From the clinic’s perspective, the concept of access to justice can be divided into two broad projects: 1) closing the gap between people and the law; and 2) closing the gap between the law and justice. The first project involves addressing the way lawyers and courts operate to allow people to access the law. To an extent, the Public Interest Law Clinic deals with this issue by representing clients in court who might otherwise not be able to retain counsel. The clinic’s primary focus is on the second project: to pursue systemic change that closes the gap between the law and justice by reforming laws that operate unjustly.

Advocating for systemic change in public law matters happens on a case by case, law by law, and client by client basis. The clinic recognizes the pitfalls of deciding for itself what constitutes “the public interest” and actively engages its students to reflect on and question the clinic’s role in doing just that. When selecting cases, the clinic is guided by three principles: legality, democracy, and the rule of law.

Inaction or delay is an exercise of a public power as much as positive action.The principle of legality underlies the belief that there should be a reasonable way to challenge government decisions for their compliance with the law. The immunization of government decisions, whether made by elected officials or administrative tribunals, is inconsistent with an accountable and transparent government. The clinic takes cases relating to legal standing before tribunals and courts to protect this principle.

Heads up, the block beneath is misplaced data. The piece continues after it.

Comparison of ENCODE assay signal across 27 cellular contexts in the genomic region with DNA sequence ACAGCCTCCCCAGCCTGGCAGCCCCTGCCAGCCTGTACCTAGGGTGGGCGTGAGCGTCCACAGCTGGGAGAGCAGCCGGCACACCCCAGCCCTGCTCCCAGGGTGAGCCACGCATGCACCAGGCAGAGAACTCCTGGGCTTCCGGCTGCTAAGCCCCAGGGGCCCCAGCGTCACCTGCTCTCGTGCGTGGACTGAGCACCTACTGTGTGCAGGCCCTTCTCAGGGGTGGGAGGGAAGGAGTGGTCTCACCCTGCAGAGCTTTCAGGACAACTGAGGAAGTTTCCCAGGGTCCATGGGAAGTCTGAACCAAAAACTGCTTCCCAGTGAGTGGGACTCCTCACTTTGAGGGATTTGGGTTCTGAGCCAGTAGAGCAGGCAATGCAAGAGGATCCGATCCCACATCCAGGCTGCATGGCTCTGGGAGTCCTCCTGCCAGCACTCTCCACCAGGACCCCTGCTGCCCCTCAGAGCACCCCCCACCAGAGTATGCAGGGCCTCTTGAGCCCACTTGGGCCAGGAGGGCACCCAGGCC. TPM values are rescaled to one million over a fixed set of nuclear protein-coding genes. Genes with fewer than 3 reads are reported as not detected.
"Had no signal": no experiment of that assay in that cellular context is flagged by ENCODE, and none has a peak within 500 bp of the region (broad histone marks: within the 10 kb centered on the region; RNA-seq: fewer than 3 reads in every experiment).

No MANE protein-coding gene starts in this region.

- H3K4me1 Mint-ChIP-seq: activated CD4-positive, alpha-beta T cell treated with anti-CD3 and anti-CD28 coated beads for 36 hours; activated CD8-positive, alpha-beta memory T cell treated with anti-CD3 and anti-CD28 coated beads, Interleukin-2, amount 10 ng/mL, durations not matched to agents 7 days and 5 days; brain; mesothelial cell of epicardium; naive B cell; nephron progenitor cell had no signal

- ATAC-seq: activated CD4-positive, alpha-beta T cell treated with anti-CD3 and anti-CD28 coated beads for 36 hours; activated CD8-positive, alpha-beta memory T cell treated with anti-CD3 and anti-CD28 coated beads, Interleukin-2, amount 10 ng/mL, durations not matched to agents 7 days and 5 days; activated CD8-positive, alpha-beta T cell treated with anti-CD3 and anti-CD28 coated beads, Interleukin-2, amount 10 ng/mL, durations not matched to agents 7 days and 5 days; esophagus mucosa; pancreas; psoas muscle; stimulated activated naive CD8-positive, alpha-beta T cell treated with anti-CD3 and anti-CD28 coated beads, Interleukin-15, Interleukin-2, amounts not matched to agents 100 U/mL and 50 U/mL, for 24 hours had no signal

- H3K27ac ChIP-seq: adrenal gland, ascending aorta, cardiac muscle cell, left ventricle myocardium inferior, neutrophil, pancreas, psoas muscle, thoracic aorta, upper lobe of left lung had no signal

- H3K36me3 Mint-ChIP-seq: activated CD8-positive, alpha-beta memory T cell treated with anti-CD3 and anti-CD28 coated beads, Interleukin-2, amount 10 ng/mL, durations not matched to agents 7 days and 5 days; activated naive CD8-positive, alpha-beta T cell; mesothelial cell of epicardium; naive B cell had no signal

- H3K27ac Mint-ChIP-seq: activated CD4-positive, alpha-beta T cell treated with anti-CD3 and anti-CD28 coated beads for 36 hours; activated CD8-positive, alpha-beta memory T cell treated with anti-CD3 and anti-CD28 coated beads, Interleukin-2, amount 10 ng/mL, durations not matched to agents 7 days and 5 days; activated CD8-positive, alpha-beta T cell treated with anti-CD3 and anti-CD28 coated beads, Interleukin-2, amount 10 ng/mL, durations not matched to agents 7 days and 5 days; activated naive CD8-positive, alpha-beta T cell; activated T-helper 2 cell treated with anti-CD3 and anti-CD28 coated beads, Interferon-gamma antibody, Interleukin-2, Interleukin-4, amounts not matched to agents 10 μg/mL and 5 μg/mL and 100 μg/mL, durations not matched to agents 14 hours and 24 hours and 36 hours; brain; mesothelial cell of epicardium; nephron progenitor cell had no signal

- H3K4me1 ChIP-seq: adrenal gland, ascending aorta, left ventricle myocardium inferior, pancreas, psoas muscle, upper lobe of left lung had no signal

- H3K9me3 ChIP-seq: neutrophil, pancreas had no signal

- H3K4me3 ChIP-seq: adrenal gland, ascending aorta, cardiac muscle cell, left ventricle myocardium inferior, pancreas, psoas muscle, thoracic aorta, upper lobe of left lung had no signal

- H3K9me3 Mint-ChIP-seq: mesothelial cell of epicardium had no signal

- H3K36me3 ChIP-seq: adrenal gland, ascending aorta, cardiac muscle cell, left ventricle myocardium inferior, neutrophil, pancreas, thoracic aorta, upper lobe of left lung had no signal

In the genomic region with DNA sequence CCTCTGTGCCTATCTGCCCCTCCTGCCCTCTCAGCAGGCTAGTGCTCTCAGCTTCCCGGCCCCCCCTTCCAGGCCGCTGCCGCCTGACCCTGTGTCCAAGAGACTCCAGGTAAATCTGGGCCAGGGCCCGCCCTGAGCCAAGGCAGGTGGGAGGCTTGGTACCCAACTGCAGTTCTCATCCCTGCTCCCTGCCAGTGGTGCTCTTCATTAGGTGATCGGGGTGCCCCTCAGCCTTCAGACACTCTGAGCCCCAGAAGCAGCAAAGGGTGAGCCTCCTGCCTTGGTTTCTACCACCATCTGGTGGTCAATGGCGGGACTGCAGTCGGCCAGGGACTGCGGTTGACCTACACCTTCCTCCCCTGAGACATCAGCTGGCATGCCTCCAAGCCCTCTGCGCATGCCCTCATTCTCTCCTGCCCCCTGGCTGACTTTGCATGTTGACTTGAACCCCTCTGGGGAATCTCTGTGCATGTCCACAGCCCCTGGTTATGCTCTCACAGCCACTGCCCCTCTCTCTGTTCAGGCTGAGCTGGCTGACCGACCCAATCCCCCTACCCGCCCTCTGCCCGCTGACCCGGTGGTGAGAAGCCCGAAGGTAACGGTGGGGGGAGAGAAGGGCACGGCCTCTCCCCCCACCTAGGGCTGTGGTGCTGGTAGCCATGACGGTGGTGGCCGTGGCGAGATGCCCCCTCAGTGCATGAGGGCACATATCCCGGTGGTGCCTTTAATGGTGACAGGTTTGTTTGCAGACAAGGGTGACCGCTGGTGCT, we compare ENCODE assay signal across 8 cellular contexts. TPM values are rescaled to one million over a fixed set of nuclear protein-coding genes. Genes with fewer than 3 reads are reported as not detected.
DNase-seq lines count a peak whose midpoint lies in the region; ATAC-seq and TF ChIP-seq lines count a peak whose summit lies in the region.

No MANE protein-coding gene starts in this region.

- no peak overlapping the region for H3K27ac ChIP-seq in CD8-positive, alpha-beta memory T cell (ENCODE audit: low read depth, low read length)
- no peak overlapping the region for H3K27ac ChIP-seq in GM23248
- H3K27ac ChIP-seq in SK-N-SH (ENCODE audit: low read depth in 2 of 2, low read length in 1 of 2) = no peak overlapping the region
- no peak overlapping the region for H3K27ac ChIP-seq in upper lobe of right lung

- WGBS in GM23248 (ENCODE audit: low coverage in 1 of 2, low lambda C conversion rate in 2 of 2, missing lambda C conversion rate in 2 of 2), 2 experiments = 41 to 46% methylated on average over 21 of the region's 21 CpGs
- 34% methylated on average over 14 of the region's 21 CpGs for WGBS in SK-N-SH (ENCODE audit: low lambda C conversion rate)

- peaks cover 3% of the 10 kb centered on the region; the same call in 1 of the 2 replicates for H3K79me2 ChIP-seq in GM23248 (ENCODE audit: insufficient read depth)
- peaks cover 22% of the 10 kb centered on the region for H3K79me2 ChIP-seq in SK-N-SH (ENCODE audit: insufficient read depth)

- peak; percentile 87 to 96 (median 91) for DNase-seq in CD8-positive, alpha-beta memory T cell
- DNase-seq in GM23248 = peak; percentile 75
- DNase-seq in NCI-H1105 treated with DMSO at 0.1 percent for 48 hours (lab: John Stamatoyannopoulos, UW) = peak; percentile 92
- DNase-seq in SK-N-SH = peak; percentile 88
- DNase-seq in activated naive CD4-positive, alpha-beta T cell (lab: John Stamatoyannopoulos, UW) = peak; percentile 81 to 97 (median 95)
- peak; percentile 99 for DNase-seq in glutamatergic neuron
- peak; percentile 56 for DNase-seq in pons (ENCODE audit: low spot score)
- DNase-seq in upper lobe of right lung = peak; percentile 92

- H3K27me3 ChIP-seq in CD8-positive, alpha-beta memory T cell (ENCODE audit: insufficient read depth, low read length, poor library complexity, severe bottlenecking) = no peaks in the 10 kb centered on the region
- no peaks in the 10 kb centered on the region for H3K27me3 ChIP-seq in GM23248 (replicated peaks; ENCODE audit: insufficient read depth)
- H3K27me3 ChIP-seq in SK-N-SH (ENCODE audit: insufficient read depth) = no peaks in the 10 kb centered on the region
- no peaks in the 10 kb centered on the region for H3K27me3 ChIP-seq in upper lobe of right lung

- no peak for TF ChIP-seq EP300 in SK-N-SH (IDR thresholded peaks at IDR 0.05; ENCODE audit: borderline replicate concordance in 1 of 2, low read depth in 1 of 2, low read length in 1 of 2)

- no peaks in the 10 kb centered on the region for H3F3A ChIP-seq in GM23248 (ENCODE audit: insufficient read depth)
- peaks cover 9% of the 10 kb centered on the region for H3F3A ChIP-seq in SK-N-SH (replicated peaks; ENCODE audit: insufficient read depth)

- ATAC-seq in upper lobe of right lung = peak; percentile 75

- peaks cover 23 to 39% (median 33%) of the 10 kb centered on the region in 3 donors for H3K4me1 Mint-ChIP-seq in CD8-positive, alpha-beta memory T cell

The principle of democracy, is conceived as genuine participation, self-government and effective representation rather than mere majoritarian rule. It  holds that people ought to have influence on the decisions that impact their lives and communities. For example, citizens may want a regulatory body to consider more than monetary value of an action or wrongdoing in their decisions so that civic interests are advanced and preserved.  Therefore, the clinic pursues cases to protect and expand the participatory rights of Canadians before administrative bodies.

Finally, when a government shows a lack of good faith in implementing the law, neglects its legal duties, or acts arbitrarily, it strikes at the rule of law. Inaction or delay is an exercise of a public power as much as positive action. Since all exercises of public power should find their ultimate source in law, the clinic advances cases that seek to enforce a minister’s obligation to implement the law as written.

The type of work done at the clinic under the three broad principles of the public interest has been varied. Last year, students: